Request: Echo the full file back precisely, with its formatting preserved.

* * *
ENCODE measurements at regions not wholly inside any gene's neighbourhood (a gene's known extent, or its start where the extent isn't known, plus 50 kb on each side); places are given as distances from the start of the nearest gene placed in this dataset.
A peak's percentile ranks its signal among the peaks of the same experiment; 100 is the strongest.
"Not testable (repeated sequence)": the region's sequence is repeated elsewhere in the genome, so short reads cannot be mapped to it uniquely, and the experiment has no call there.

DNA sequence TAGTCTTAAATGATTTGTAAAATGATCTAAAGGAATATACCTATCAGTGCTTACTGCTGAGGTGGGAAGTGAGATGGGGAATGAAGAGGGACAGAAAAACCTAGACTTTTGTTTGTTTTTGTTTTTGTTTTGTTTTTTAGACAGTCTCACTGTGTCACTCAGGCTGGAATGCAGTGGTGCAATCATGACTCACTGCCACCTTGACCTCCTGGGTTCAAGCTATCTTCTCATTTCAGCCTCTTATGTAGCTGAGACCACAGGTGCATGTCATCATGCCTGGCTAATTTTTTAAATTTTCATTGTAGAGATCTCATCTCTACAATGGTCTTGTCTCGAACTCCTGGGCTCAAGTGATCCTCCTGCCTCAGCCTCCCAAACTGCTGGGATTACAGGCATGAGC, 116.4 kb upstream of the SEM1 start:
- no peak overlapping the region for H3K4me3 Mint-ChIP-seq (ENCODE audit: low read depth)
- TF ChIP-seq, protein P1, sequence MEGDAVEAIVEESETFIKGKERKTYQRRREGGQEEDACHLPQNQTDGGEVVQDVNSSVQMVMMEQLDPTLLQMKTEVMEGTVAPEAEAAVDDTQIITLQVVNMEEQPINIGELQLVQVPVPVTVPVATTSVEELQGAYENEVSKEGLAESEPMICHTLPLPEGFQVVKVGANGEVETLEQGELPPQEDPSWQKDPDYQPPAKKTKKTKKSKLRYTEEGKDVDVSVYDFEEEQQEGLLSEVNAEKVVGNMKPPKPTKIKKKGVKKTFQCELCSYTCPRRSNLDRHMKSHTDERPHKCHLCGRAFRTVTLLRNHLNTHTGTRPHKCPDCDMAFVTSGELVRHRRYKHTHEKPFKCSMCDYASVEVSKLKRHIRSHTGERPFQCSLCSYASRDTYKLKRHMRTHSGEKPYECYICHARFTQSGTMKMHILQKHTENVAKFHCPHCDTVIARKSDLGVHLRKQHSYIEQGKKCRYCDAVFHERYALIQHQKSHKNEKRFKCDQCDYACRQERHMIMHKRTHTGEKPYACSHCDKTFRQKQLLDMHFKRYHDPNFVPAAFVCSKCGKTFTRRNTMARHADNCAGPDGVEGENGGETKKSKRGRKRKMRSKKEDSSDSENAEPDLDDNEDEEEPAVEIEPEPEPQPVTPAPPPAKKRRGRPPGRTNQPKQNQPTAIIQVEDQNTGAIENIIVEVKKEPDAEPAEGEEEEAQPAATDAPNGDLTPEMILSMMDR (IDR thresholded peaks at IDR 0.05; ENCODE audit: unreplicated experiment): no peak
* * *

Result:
ENCODE measurements at regions not wholly inside any gene's neighbourhood (a gene's known extent, or its start where the extent isn't known, plus 50 kb on each side); places are given as distances from the start of the nearest gene placed in this dataset.
A peak's percentile ranks its signal among the peaks of the same experiment; 100 is the strongest.
"Not testable (repeated sequence)": the region's sequence is repeated elsewhere in the genome, so short reads cannot be mapped to it uniquely, and the experiment has no call there.

DNA sequence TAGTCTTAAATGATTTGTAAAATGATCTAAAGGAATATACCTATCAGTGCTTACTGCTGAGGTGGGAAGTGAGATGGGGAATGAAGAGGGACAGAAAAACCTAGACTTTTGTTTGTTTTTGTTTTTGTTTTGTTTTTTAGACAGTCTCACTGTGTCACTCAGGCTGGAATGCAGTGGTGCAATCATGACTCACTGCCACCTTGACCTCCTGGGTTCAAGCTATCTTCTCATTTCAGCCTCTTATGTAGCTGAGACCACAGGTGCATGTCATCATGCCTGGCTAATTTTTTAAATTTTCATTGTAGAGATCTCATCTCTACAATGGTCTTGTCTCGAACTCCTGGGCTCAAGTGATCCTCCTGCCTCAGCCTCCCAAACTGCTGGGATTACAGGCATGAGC, 116.4 kb upstream of the SEM1 start:
- no peak overlapping the region for H3K4me3 Mint-ChIP-seq (ENCODE audit: low read depth)
- TF ChIP-seq, protein P1, sequence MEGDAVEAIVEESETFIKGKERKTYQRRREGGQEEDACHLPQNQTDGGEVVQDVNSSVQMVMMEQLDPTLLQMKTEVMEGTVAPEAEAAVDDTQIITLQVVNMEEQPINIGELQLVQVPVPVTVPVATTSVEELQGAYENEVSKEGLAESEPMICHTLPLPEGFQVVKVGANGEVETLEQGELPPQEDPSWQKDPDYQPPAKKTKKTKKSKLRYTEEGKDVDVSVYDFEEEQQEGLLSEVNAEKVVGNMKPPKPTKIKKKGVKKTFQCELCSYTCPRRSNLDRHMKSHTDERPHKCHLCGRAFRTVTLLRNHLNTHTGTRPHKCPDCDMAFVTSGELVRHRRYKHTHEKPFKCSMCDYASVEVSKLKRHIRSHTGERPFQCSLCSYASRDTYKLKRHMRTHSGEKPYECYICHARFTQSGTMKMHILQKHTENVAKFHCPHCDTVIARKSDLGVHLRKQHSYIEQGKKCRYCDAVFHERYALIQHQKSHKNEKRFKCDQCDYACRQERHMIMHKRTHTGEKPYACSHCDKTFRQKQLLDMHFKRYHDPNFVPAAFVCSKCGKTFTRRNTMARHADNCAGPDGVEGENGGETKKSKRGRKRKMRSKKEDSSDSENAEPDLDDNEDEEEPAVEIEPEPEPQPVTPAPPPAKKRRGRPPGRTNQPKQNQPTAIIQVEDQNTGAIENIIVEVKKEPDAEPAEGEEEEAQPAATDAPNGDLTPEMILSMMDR (IDR thresholded peaks at IDR 0.05; ENCODE audit: unreplicated experiment): no peak